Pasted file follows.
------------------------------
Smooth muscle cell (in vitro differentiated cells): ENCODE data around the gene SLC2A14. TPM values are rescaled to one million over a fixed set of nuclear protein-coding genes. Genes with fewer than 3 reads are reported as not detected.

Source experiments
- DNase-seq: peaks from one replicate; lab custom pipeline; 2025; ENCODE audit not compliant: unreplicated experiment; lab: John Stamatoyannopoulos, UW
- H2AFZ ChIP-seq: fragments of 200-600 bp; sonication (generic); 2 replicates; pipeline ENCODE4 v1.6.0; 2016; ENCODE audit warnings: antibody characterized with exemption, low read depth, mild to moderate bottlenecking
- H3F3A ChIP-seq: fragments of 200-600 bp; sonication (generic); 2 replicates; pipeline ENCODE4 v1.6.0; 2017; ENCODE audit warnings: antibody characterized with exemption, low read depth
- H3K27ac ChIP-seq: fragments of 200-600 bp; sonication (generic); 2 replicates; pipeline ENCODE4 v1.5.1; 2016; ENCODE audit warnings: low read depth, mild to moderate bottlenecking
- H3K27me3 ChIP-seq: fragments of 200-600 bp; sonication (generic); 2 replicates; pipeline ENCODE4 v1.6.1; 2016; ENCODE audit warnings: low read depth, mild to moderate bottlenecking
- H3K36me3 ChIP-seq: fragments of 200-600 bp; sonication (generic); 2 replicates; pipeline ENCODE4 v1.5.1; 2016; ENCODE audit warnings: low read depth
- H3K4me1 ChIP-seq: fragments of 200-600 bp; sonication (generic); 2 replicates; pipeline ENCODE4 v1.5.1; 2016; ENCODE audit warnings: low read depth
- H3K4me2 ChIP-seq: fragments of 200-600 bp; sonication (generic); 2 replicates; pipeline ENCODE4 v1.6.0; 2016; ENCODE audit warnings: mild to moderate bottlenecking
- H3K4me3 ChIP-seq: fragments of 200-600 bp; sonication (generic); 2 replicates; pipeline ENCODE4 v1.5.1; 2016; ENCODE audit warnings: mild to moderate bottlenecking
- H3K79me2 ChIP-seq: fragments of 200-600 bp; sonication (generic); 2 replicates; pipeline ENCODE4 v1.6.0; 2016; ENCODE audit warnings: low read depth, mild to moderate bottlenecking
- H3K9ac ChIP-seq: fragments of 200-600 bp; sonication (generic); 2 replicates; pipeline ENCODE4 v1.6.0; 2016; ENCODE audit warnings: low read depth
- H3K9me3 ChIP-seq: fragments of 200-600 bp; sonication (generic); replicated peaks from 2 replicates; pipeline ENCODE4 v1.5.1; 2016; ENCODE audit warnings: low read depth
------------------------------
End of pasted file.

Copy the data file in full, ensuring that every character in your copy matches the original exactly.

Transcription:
Smooth muscle cell (in vitro differentiated cells): ENCODE data around the gene SLC2A14. TPM values are rescaled to one million over a fixed set of nuclear protein-coding genes. Genes with fewer than 3 reads are reported as not detected.

Source experiments
- DNase-seq: peaks from one replicate; lab custom pipeline; 2025; ENCODE audit not compliant: unreplicated experiment; lab: John Stamatoyannopoulos, UW
- H2AFZ ChIP-seq: fragments of 200-600 bp; sonication (generic); 2 replicates; pipeline ENCODE4 v1.6.0; 2016; ENCODE audit warnings: antibody characterized with exemption, low read depth, mild to moderate bottlenecking
- H3F3A ChIP-seq: fragments of 200-600 bp; sonication (generic); 2 replicates; pipeline ENCODE4 v1.6.0; 2017; ENCODE audit warnings: antibody characterized with exemption, low read depth
- H3K27ac ChIP-seq: fragments of 200-600 bp; sonication (generic); 2 replicates; pipeline ENCODE4 v1.5.1; 2016; ENCODE audit warnings: low read depth, mild to moderate bottlenecking
- H3K27me3 ChIP-seq: fragments of 200-600 bp; sonication (generic); 2 replicates; pipeline ENCODE4 v1.6.1; 2016; ENCODE audit warnings: low read depth, mild to moderate bottlenecking
- H3K36me3 ChIP-seq: fragments of 200-600 bp; sonication (generic); 2 replicates; pipeline ENCODE4 v1.5.1; 2016; ENCODE audit warnings: low read depth
- H3K4me1 ChIP-seq: fragments of 200-600 bp; sonication (generic); 2 replicates; pipeline ENCODE4 v1.5.1; 2016; ENCODE audit warnings: low read depth
- H3K4me2 ChIP-seq: fragments of 200-600 bp; sonication (generic); 2 replicates; pipeline ENCODE4 v1.6.0; 2016; ENCODE audit warnings: mild to moderate bottlenecking
- H3K4me3 ChIP-seq: fragments of 200-600 bp; sonication (generic); 2 replicates; pipeline ENCODE4 v1.5.1; 2016; ENCODE audit warnings: mild to moderate bottlenecking
- H3K79me2 ChIP-seq: fragments of 200-600 bp; sonication (generic); 2 replicates; pipeline ENCODE4 v1.6.0; 2016; ENCODE audit warnings: low read depth, mild to moderate bottlenecking
- H3K9ac ChIP-seq: fragments of 200-600 bp; sonication (generic); 2 replicates; pipeline ENCODE4 v1.6.0; 2016; ENCODE audit warnings: low read depth
- H3K9me3 ChIP-seq: fragments of 200-600 bp; sonication (generic); replicated peaks from 2 replicates; pipeline ENCODE4 v1.5.1; 2016; ENCODE audit warnings: low read depth